New tax data shows growing income inequality

New official figures on taxable incomes show how those at the top of the income distribution in the United Kingdom have taken a steadily greater share over the last 20 years. They also highlight the continuing disparity in taxable income between men and women.

The HM Revenue and Customs report is based on survey information relating to individuals who could be liable to UK income tax. The latest figures are for 2009/10.

Key points

  • From 1992/3 to 2009/10, median annual income increased by 70 per cent, from £11,500 to £19,600. For those at the top end of the distribution (the 99th percentile), incomes increased by 137 per cent, from £62,800 to £149,000.
  • There was no significant increase over the final two years of the period (from 2007/8) in income at the 99th percentile – possibly reflecting the hit to City of London bonus payments as the global financial collapse unfolded.
  • Of the 30.6 million taxpayers in 2009/10, 87 per cent were liable to income tax at the basic rate, while 10 per cent were liable at the higher rate (then 40 per cent). Ten per cent of taxpayers had an annual income before tax of less than £9,510, while ten per cent had an income of more than £46,600.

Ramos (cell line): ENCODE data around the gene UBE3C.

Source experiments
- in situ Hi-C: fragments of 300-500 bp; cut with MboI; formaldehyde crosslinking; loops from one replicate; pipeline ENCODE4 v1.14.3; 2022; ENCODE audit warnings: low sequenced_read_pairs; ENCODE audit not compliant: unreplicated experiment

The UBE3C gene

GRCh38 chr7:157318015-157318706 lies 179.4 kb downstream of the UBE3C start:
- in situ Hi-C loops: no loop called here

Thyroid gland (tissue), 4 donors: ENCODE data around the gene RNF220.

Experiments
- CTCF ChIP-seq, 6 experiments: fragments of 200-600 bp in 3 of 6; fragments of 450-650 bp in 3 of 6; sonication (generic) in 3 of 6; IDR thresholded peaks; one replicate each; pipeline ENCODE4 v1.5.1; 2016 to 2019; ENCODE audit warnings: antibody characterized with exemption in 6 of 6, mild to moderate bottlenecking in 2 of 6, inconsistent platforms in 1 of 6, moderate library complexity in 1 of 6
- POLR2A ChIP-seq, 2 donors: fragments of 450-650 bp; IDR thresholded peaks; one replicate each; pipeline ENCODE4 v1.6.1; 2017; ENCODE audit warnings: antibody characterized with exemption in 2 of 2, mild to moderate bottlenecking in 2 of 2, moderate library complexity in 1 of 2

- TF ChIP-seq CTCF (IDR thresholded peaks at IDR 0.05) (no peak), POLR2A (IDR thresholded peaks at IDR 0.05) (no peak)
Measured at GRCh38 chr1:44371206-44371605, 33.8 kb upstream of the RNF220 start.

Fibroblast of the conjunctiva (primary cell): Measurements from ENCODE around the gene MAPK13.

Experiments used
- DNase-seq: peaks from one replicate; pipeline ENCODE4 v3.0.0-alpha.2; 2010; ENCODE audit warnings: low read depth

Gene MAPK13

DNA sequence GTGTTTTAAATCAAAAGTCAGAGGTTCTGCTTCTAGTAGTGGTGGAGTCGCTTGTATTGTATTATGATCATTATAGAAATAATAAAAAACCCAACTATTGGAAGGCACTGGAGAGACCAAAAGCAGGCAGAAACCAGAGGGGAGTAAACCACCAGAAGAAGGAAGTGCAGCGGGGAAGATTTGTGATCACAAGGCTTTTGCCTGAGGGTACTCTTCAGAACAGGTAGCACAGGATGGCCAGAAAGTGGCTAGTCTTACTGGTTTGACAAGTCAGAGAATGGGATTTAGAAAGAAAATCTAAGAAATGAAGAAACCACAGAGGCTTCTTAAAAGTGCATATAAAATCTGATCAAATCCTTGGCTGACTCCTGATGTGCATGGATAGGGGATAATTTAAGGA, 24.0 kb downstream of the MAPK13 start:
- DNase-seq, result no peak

• For those at the very bottom of the distribution scale (the 1st percentile), income increased by 87 per cent over the period since 1992/3, from £3,630 to £6,800 – somewhat more than median income.
  • 55.9 per cent of taxpayers were male, and males had a higher median income in every age range – £22,300 overall compared with £16,800 for females.

The full statistical report (Personal Incomes Statistics 200910: Tables 3.13.11, HM Revenue and Customs) is available on the HM Revenue and Customs website.

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